MP: My top 32 battle was with Alex Pfeiffer, in the Tanaka corvette. They are also part of team Nitto. So, I knew he would have good grip and be fast. I've run against that car before (when Conrad was driving it) and I know it's crazy fast. Before we matched up, I told him I would launch a little before him off the line and just floor it since that car is so much faster. Otherwise, he'd have to go so slow. And it's boring for him and the fans. This worked out well. I was right there with him at the entry, then he spun. Well he didn't totally stop but I thought it was a spin. At that time I radioed Nate really concerned that maybe the judges wouldn't think that was a spin for some reason.
I didn't want to sandbag on my lead run so I threw it in hard. Alex chased me really well the whole way but it wasn't enough to recover from his spin.
Speedhunters: How did it feel to finally break into the top 16 for the first time this year?
MP: It felt really good. I was frothing. Much more excited to make it this time than when I did last year in Irwindale. I was just thinking "finally." A lot of people said congrats and were also stoked for me. I think 16 is a bigger deal this year than it was last year.
Speedhunters: Discuss your Top 16 battle.
MP: I was paired up next with James Dean. His car is a bit faster. But overall, I think the chassis are pretty evenly matched. Heading into the drivers introduction I noticed my volts were low (10). I freaked out because I knew that's not enough to keep my car running when it hits boost. We ended up having to run only on the battery and having to borrow a new one from Forsberg and Kevin Wells (thanks!). But I knew it wouldn't last very long since my system wasn't charging the battery at all so I was a little freaked out. I also had new tires that I decided not to do a burn out on, to break them in, so I could save the limited battery for the run when I needed it most.
It was time to go. I initiated hard behind Dean with a significant amount more angle than him and started to close on him hard. I ended up washing out behind him and dropped two wheels in the dirt. At that time, he was able to pull a large gap on me. I basically had a huge correction from trying to push it hard and also being freaked out combined with new (not broken in) tires. I was so excited to drive hard after watching top 16 all year and how hard everybody is pushing it.
It was finally my turn to go put on an amazing show. Just a little too hard given the circumstances, I guess. Leading, I knew then I had to do something awesome for my only hope. So, I just threw a huge early entry with a ton of angle. I think it was one of the best entries by anyone all weekend (check out Mark's video above). But Dean kept his cool behind me with less angle but with no errors and got the win. I really wanted to meet Forsberg in the top 8.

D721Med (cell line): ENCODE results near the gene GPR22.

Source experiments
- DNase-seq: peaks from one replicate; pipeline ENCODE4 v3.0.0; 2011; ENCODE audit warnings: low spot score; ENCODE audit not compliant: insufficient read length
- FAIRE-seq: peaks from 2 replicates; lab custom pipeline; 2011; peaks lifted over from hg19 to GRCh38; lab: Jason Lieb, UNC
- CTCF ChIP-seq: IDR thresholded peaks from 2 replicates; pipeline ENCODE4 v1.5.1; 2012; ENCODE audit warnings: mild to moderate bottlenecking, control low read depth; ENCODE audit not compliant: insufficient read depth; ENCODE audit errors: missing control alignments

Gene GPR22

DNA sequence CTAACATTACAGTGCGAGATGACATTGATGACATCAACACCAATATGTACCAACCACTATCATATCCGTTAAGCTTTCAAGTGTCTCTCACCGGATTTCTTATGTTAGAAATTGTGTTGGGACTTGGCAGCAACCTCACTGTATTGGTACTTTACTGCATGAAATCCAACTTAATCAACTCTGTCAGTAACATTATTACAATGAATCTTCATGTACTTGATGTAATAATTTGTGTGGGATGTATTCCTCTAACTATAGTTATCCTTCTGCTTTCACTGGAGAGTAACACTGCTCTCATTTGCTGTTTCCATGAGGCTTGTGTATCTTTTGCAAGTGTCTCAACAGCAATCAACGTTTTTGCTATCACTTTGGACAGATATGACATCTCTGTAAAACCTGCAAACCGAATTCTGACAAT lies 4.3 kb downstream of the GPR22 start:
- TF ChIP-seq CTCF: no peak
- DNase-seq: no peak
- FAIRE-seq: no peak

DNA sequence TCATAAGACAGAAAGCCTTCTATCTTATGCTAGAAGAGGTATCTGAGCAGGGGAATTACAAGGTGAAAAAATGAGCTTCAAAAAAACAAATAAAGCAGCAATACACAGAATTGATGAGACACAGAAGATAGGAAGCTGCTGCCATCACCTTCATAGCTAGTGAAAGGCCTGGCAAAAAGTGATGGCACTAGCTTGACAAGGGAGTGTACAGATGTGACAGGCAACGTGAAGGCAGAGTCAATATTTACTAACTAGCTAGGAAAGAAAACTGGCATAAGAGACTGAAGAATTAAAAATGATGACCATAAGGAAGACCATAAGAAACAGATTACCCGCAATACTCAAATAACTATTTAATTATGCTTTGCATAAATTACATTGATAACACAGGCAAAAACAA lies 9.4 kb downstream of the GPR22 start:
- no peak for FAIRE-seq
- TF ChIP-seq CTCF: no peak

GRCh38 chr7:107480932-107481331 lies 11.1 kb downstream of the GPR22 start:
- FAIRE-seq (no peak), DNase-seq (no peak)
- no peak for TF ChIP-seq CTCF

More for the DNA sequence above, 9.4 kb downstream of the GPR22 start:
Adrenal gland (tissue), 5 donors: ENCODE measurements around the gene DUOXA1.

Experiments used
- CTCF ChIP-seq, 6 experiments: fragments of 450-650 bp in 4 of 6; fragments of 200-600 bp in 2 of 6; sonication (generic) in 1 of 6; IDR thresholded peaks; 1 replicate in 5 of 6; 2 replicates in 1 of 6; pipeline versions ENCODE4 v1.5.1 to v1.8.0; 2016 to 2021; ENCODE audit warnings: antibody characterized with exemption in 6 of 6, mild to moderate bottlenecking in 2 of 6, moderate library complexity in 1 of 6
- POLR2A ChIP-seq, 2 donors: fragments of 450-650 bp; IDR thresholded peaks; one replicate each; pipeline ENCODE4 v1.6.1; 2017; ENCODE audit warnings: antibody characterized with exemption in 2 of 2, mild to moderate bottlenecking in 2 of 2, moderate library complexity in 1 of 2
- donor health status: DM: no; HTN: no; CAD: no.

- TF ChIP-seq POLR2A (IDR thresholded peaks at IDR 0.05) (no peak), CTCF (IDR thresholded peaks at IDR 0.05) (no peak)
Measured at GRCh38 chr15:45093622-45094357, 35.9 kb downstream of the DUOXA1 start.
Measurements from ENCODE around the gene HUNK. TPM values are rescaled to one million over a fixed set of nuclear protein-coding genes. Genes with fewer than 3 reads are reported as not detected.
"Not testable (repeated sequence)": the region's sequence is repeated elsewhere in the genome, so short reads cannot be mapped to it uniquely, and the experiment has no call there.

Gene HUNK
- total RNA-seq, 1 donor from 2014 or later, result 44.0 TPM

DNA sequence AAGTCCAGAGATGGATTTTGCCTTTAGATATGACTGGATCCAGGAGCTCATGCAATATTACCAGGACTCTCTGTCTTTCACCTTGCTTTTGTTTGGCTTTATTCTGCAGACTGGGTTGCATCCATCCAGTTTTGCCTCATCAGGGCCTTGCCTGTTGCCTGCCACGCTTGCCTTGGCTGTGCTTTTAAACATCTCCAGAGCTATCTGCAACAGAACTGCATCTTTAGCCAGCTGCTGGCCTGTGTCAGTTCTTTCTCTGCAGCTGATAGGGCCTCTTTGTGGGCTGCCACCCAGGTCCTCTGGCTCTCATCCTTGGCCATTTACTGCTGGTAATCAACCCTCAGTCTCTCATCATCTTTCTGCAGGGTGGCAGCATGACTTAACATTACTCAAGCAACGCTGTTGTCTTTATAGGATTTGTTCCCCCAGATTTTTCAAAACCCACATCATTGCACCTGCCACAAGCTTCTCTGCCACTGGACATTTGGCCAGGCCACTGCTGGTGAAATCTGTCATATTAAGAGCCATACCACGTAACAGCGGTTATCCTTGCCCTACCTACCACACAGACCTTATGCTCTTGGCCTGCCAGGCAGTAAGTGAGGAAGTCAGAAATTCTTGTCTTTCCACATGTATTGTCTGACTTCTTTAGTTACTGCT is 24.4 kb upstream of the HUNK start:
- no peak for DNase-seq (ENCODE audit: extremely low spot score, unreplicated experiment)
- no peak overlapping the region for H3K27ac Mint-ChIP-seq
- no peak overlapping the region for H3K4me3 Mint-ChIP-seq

Speedhunters: We're now coming into the final round of the 2010 season, what preparations are you doing mentally and to your car for Irwindale?
MP: Very small change for the car. Nothing major. I have to fix the charging system too still. Mentally, I don't know. I just went on a surf trip to El Salvador which was awesome. Just trying to relax and have fun. I'm also going to China for the WDS event. I have to have my car all set and packed before I leave to help me relax leading up to Irwindale. I got 4th there last year. So, I know I can do well at Irwindale. I just am going to try to be really aggressive since its the last event of this season its not as big a deal if I blow my motor or crash badly.
Speedhunters: Where do you see yourself next year and in the years to follow?
MP: A lot is still up in the air. But probably still managing my own program, albeit a hopefully larger scale one, better car, pit crew, etc. I'm either going with a v8 setup for next year or trying to do anti-lag or something on my KA. I feel as though I'm at about the limit of reliable power with my current setup and definitely want to step it up for next year, so we'll see. I'm shooting to finish in the top 16 overall next season. I just started to get my website going, driftparty.com, so that will be a focus of mine next year as well. In general, I am just going to rape and pillage everything.
Speedhunters: Any final words before we end?
MP: Thanks for reading and thanks to my friends and to my sponsors for an awesome year: Need for Speed, Nitto tires, Alpinestars, Jim Wolf Technology, Part Shop Max, KW suspension, and Drive Shaft Shop.